10-year-old DSH Tabby
Owned by John Trentham
We noticed that for a few days Mr. Mox, as we call him, wasn't eating very well. He felt very warm, so we decided to take him to our veterinarian. Our local vet gave him antibiotics, fluids, and sent him home with food we could feed with a syringe.
After a few days of antibiotics and hand feedings, Mr. Mox wasn't getting any better. We took him back to the doctor and found out that his infection had worsened and that fluid was filling up his lungs. Our veterinarian wasn't equipped to handle such a situation, so we were referred to the UGA Veterinary Teaching Hospital.
When my wife arrived at the Hospital, the clinicians and staff were incredibly warm to her and explained everything about the infection: what they would need to do to find where it was coming from, how they were going to drain the lungs, and what the next few days would look like. They even brought Mr. Mox out from the back, just so my wife could hug him one more time. According to the doctor on duty, he had a 50% chance of survival. It broke our hearts to leave him there, but we trusted that he was in the best possible hands.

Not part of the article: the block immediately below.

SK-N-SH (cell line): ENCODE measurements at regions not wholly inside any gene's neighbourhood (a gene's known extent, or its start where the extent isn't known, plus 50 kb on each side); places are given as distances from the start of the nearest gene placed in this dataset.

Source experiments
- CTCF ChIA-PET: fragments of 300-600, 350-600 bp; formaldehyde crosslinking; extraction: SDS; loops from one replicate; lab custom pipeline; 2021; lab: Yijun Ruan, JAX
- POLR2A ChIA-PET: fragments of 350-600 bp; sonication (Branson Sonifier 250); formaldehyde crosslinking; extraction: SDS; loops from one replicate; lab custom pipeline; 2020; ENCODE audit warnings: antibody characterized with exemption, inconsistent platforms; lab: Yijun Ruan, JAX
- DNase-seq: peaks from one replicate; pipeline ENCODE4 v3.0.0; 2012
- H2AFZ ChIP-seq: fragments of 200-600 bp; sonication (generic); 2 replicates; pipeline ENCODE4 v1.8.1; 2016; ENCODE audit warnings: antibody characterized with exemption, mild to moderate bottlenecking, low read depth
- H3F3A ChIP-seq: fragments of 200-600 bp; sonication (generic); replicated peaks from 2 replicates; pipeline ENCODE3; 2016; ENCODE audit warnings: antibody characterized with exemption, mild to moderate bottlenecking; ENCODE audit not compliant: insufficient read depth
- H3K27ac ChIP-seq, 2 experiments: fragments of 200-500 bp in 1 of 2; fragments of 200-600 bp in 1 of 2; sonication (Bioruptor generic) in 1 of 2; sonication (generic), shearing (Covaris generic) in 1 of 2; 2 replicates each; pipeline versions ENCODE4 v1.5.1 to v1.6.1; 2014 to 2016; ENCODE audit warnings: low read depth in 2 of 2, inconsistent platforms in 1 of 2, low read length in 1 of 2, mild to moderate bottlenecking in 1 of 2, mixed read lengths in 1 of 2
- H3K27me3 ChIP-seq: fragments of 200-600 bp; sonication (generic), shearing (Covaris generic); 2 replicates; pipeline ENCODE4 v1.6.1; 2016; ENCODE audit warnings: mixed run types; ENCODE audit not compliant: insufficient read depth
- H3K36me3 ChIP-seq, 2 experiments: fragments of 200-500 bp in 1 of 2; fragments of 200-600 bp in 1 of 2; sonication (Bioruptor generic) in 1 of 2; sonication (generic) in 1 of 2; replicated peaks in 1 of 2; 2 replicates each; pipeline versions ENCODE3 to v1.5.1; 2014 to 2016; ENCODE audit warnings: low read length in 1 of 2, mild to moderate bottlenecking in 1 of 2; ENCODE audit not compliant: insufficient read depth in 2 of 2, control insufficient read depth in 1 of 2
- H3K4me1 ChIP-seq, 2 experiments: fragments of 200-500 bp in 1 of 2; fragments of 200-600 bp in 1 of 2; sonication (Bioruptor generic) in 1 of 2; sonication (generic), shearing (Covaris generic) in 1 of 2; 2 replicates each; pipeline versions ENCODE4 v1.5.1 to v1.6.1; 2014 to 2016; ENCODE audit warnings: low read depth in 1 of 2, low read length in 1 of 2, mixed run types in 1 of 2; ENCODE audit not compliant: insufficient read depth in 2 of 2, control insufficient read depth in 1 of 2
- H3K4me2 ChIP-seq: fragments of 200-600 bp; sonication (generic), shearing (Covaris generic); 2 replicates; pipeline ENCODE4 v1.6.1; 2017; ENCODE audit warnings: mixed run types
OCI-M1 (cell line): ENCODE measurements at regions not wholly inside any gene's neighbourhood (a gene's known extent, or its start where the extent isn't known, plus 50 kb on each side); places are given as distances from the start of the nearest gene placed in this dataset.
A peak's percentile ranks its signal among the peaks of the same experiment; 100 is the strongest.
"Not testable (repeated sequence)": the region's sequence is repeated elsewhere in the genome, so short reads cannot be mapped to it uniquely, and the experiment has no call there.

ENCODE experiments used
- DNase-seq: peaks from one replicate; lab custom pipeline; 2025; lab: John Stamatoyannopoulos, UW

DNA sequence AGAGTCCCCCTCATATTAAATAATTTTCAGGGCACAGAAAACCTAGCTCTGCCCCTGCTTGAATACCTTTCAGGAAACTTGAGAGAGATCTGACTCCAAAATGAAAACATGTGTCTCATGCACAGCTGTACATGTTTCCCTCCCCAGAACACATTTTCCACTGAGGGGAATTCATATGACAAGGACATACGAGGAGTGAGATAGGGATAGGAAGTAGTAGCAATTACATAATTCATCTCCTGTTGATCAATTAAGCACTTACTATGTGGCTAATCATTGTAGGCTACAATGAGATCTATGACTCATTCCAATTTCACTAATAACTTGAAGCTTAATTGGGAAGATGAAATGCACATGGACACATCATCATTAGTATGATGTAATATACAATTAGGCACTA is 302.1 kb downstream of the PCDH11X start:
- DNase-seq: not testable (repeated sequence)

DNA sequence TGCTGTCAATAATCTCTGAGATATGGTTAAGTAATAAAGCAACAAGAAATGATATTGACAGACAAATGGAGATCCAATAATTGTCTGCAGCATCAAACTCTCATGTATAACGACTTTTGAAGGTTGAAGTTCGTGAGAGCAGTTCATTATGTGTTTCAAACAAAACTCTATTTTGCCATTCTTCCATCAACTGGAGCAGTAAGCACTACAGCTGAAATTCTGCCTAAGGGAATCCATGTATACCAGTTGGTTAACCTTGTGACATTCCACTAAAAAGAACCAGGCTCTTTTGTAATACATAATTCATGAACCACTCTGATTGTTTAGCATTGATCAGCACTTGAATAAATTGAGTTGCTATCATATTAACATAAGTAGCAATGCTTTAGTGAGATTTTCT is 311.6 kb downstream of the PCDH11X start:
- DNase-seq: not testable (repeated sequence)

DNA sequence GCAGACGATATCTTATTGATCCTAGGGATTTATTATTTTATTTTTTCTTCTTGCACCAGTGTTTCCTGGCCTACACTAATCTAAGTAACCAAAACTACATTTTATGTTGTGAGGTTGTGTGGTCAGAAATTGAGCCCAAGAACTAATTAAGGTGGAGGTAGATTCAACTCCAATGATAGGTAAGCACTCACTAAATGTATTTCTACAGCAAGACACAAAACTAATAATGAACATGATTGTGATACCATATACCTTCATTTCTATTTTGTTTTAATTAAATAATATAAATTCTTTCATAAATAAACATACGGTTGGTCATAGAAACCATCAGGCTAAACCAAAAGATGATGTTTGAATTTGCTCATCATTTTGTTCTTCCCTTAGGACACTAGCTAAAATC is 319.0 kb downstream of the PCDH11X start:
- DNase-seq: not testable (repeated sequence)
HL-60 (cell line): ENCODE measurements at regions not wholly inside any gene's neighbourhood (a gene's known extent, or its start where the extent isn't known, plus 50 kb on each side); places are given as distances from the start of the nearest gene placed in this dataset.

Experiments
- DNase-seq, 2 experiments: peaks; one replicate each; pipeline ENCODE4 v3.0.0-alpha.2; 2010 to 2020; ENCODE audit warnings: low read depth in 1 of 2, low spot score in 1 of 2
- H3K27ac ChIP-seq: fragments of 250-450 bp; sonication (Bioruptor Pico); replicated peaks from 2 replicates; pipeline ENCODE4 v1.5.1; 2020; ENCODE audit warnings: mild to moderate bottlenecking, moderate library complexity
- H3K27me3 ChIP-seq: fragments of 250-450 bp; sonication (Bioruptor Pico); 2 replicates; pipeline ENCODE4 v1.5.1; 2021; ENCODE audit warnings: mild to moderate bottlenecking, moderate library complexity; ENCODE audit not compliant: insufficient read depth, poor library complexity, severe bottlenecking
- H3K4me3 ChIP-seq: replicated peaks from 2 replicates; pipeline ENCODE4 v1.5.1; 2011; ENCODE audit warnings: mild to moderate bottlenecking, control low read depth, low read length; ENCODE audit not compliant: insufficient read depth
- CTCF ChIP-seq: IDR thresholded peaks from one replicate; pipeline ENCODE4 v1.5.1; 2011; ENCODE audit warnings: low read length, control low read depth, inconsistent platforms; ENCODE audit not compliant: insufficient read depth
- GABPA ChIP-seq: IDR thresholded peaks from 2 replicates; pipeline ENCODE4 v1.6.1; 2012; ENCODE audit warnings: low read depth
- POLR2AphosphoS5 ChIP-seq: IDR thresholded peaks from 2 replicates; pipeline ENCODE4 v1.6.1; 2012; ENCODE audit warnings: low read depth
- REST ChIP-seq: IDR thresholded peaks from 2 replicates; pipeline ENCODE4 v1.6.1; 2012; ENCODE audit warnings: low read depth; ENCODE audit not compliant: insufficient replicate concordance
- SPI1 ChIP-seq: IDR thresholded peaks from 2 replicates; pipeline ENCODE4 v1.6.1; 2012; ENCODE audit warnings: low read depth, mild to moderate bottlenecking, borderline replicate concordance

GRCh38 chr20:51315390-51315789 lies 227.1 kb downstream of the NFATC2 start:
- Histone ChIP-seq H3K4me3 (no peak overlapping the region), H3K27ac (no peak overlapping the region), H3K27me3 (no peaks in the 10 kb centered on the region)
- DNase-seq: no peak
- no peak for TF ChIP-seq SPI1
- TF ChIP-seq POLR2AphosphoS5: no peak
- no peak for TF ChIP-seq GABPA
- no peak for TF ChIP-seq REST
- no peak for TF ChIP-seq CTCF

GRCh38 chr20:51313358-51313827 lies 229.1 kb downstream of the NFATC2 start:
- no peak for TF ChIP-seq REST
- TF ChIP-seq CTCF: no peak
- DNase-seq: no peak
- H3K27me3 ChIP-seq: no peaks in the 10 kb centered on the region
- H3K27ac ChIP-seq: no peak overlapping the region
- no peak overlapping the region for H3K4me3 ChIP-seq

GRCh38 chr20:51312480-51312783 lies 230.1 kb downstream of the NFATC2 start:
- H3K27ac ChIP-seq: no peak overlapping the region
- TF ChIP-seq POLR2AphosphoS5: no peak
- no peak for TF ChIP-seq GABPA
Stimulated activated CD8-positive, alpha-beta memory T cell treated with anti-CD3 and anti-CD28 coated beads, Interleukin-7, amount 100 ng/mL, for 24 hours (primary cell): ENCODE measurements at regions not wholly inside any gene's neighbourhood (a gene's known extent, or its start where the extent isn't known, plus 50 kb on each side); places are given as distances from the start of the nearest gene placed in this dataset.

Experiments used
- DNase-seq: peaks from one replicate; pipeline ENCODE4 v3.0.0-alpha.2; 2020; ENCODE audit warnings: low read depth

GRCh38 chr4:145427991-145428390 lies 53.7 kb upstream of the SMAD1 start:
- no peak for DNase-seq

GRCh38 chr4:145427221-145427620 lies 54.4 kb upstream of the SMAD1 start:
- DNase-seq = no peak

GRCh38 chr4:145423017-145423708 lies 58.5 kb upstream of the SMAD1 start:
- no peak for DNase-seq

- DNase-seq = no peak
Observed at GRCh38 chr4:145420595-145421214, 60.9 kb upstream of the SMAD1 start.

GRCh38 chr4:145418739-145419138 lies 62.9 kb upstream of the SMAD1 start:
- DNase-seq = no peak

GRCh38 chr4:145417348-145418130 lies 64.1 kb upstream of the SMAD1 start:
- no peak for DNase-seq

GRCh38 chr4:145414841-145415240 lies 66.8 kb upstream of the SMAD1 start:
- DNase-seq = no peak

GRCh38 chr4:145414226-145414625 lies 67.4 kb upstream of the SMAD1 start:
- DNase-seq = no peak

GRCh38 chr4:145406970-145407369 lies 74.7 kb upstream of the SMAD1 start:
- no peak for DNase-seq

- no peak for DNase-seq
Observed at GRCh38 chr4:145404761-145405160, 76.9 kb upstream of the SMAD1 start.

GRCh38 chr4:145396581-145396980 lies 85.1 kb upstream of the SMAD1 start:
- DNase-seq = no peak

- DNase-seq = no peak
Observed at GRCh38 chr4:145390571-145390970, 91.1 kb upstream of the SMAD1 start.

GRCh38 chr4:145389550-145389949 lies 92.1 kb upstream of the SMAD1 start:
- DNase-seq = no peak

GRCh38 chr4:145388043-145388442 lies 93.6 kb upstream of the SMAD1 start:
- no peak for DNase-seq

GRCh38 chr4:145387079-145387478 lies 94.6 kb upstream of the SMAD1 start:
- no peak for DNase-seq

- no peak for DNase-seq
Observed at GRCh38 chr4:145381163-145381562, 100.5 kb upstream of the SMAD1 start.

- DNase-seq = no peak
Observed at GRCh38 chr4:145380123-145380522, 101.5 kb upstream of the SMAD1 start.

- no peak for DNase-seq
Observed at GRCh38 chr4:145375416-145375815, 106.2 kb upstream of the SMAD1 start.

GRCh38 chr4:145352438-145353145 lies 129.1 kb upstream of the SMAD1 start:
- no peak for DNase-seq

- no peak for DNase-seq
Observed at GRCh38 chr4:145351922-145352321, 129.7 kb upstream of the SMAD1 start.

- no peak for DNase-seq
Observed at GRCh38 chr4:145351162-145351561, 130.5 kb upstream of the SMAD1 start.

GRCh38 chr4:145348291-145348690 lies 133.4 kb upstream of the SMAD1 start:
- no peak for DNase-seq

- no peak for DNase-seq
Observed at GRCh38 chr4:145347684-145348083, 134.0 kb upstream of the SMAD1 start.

After about three days, things started turning around. We got a call saying that the fluid was continuing to drain and that Mr. Mox was starting to eat again on his own. We were so happy!
After about another week in the Hospital, he was finally ready to come home. We are so thankful to the doctors and veterinary technicians. We couldn't have asked for a better team to take care of Mr. Mox.